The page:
Never Reload Dirty Cases
Clean cases are critical to your finished product. Cleaning, inspecting, resizing and preparing the brass to receive a new primer, measured powder, a new bullet and crimp are where I spend the most time during the entire reloading process.
For those looking for shortcuts in the reloading process this is not one of them. You must clean your brass after shooting to protect your equipment and to produce a quality product.
Cleaning the Cases
There are various methods to get this done. While it is not imperative that the brass be shinny as new it does need to be clean enough not to damage the reloading dies.
Listed below are some of the more popular cleaning methods that you may use.
There are different solutions that you can create to soak the cases in. Most include some sort of liquid soap and lemon juice. These do work to remove most of the dirt and will leave the brass shinier than when you started. Think if this method as a chemical clean and not a polished look.
For some people, they will put the brass in a pillow case and then run them through the clothes washing machine. I have only read about this method. I have never attempted to place my brass in our washer.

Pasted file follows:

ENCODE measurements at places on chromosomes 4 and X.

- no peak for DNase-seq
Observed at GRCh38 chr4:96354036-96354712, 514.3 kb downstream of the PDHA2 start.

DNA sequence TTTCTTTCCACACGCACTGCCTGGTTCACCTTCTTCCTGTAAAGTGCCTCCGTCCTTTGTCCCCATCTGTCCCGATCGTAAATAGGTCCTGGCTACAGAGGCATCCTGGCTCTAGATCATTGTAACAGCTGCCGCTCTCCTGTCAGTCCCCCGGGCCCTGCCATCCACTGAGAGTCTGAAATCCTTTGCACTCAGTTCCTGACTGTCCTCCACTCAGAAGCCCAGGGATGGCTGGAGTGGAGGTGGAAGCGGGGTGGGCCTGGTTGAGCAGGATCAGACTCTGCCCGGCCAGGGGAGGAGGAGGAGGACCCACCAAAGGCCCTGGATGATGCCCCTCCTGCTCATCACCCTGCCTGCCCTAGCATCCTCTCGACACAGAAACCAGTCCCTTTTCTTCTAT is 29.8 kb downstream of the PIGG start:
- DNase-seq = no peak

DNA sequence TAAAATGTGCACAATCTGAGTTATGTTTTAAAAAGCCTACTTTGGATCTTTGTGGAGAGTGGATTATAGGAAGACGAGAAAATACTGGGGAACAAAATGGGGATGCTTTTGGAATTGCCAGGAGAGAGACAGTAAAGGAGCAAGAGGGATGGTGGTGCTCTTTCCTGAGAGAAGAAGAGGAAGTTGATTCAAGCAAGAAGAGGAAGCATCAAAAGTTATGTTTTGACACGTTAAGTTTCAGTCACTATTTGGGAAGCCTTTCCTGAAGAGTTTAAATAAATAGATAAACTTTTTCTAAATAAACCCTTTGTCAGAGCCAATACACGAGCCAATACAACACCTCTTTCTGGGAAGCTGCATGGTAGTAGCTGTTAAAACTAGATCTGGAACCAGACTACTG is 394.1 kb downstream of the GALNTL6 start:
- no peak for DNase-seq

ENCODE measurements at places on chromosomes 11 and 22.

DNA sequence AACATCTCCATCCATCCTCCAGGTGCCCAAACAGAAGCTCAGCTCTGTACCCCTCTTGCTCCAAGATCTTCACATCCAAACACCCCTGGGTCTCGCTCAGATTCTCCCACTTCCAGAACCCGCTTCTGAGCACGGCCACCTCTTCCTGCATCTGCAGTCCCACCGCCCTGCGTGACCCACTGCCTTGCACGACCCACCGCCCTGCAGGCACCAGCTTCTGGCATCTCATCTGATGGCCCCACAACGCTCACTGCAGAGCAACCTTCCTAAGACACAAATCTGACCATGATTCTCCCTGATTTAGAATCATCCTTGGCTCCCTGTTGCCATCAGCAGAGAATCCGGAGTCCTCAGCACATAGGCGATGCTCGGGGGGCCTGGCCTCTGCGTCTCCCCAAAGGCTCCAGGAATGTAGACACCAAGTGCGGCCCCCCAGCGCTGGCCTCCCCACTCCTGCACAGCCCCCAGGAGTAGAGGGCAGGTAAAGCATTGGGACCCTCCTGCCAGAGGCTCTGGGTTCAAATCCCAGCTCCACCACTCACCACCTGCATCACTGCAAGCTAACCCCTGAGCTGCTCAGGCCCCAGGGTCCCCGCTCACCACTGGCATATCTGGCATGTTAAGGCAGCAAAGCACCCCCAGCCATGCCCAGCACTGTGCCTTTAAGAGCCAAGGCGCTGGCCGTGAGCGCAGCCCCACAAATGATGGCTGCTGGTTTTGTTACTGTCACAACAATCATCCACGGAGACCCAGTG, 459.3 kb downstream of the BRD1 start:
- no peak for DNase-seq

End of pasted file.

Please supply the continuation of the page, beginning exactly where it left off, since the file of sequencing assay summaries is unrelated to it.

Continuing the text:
Similar to a rock tumbler, you place the cases in a cylinder with steel pins and a cleaning solution. The cases will turn over and over in the drum and will come out very clean and shinny. I have seen these tumblers at our local tool store.
The cases are placed in a tray with special cleaning solution. The tray is then vibrated for a few minutes. The cases come out very shiny and clean. The benefit to this type of cleaner is that you can also clean other items such as gun parts, jewelry and other small metal items.
My intention is to clean my brass using a vibrating drum cleaner (See the next section) and then de-prime the cases. Then I will run them through a sonic cleaner to completely clean the inside of the case and the primer pocket. To me, this is the ultimate cleaning of brass.
This is a drum about the size of a small basketball. Inside is cleaning media such as crushed corn cob or crushed walnut shells. The cases are poured in and the mixture is vibrated for a couple of hours. The cases are clean and shinny like new. With the exception of the soap solution, this is the least expensive method of cleaning the cases and gives the same results as the tumble and sonic cleaner.
Clean your brass before you start the reloading process. Do not skip this very important step as dirty brass will damage your equipment and you will produce less than quality reloads.